Archive for the ‘Dream chasing’ Category

Settling in…

Posted: July 11, 2013 in Dream chasing

After five days of driving cross country, it was a relief to have finally arrived at my destination. I had an apartment here waiting for me — I had come out here for a week to interview and house hunt before the newspaper offered me the job — and now I have the task of filling it and making it livable. Right now it’s me, my dog, a folding table a bean bag chair, a suitcase of clothes and an air mattress. It will have to do for now.

I started work a few days ago. Not much to report really. I’m just getting to know my coworkers and fielding whatever they throw my way. They aren’t big on the training. My first day it was ‘here, go do this’ — no explanation, no directions, just get out and get started. So I’m piecing it together as best I can and asking questions when needed.

It’s not what I expected so far, but I think it’s too soon to tell what this job will be like.

Last week, the West Kentucky State Fair was in town. That was a week full of firsts for me as a photographer and as a person. Rodeos, demolition derbies, beauty pageants (which I could happily go the rest of my life never having to witness again, thank you), tractor pulls (don’t ask), and so many other things.

Let’s just say this city girl got a whirlwind lesson about life in a small southern country town.

I can’t say I have learned much about where I now live yet. I really only had two days here before I started working — not much time to do anything at all.

Life is slower, which is nice at times but painfully boring at others. There’s lots of green and open space and next to no traffic. It takes five minutes to drive anywhere in town, pretty much — quite lovely after spending several hours in L.A. traffic every day. If you drive much farther than that, however, you end up in a corn field.

I’m adjusting slowly. My dog too. It all still feels temporary. I find I’m waiting for my boss to call me into his office and tell me this was all a big mistake, I don;t have what it take, and I should go back to California. I’ve had several fitful moments, freaking out, wondering what the F@ck I’m doing here, if this was all just a big mistake. Still feels like an insane decision and I miss my family and friends.

I wish I had something more exciting to say today. Here’s hoping I get into the swing of things soon. For now, I’m reminding myself that this is the next step for me and it will work out however it’s supposed to.

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There’s something about leaving home that no one warned me about — it’s that feeling of fear or nervousness or anxiety in the pit of your stomach as crossing state lines away from what you’ve always known and into what you’ve never known.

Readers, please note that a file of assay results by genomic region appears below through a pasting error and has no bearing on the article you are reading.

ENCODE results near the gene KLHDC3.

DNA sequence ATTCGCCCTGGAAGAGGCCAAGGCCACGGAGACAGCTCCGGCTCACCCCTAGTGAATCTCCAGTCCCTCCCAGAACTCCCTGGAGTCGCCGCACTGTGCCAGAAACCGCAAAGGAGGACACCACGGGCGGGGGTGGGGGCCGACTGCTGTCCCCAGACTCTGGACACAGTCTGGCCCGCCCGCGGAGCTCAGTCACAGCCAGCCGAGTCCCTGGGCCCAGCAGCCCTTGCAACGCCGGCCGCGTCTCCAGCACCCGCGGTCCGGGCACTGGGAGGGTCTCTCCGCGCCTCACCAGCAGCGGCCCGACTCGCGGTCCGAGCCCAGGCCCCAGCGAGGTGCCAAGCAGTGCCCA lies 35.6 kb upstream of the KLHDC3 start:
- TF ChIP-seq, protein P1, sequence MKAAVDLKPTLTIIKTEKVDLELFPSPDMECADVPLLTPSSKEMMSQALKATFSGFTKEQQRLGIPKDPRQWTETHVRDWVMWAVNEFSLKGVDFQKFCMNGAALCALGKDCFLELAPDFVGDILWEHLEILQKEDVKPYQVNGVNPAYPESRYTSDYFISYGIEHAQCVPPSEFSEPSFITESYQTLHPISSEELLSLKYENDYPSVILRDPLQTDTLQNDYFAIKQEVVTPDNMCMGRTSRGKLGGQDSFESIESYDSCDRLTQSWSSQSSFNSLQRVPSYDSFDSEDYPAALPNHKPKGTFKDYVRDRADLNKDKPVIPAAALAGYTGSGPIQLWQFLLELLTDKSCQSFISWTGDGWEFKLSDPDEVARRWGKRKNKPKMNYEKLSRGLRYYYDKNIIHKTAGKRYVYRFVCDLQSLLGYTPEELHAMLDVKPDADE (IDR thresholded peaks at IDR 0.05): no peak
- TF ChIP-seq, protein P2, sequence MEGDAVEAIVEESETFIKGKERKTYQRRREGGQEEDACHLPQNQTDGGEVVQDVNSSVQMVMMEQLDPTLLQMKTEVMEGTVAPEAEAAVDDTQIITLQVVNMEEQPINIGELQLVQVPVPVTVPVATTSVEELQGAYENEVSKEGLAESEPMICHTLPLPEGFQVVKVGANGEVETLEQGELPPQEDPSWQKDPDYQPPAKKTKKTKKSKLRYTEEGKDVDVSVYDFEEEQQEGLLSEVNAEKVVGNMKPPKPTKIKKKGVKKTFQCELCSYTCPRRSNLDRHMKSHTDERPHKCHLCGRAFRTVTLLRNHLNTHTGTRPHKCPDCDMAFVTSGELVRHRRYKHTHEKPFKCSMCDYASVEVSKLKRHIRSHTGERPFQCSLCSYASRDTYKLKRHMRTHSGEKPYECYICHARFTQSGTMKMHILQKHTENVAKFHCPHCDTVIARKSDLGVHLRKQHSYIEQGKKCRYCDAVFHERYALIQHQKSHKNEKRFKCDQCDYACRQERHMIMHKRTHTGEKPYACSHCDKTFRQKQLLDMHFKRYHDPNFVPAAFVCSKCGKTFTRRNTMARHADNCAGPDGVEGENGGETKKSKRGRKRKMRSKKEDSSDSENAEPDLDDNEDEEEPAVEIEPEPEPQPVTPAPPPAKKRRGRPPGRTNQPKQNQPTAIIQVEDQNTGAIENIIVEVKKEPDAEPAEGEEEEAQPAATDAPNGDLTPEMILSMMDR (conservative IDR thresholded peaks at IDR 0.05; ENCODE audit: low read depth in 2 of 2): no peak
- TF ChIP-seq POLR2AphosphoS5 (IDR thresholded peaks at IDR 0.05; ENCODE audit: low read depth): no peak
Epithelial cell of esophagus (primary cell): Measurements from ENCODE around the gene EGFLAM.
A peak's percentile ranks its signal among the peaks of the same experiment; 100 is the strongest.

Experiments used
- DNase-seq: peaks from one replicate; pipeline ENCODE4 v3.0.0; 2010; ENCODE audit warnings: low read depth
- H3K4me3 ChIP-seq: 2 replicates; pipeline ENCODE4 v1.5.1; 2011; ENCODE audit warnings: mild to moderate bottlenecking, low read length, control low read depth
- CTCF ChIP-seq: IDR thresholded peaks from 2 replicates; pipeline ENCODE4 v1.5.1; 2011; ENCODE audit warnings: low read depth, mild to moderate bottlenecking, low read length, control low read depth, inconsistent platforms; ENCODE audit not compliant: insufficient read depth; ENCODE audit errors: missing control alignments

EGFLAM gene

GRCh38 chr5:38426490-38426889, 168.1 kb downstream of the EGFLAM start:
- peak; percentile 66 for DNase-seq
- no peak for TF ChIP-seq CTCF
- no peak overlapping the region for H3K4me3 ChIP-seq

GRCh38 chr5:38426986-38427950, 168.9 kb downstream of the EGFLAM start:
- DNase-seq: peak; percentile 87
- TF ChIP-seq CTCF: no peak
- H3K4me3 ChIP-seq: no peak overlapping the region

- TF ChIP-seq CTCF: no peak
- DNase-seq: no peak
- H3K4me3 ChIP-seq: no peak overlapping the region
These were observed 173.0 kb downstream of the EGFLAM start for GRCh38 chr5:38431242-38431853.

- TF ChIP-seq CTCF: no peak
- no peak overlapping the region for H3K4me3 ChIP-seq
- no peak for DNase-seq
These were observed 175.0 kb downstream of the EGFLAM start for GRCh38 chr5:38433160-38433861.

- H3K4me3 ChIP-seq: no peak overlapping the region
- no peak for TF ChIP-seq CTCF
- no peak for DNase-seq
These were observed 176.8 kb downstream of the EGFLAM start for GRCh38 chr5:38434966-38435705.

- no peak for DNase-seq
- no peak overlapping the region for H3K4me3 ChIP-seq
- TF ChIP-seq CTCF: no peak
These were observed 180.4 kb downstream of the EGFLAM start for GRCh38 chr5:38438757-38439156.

Sure, I’ve left Los Angeles before — heck I’ve left the country more times than I can count — but I’ve always come home. Now I’m moving out of state and I don’t know if I will ever live in my home city again.
I knew the move would be hard. Here I am, a recent grad from J-School, saying ‘so long’ to family, friends, the city that I’ve always known, but not always loved, and moving across the country for my first newspaper job.
But here’s the kicker, right? I’ve moving to Kentucky. Me, a not even remotely religious, bleeding-heart liberal moving to the GOP-loving Bible Belt.

My friends have asked me a hundred times — and me father even tried to convince me not to go — but now, as I cross the California-Arizona border I can’t help but hear their voices echoing in my head — what am I thinking?
I almost turned back. I called my dad crying like a scared little girl and echoed the words that had been said to me so many times in the weeks leading up to my move — ‘This is crazy. What am I thinking? I’m moving to Kentucky? This is insane! I want to come home!’

I think I wanted my dad’s permission to come home and free-load a little while longer. But my dad, ever-wise man that he can sometimes be, just said ‘O.k. What are you going to do?’

This was not the response I was looking for.

There was only one answer I could give — I’m gonna to keep going.

So I’m onward and upward to the land of the unknown and I have no idea what to expect or what my life is going to look like in the coming months. And as I write this, I am clinging to the mantra that has gotten me to this border crossing: ‘One foot in front of the other.’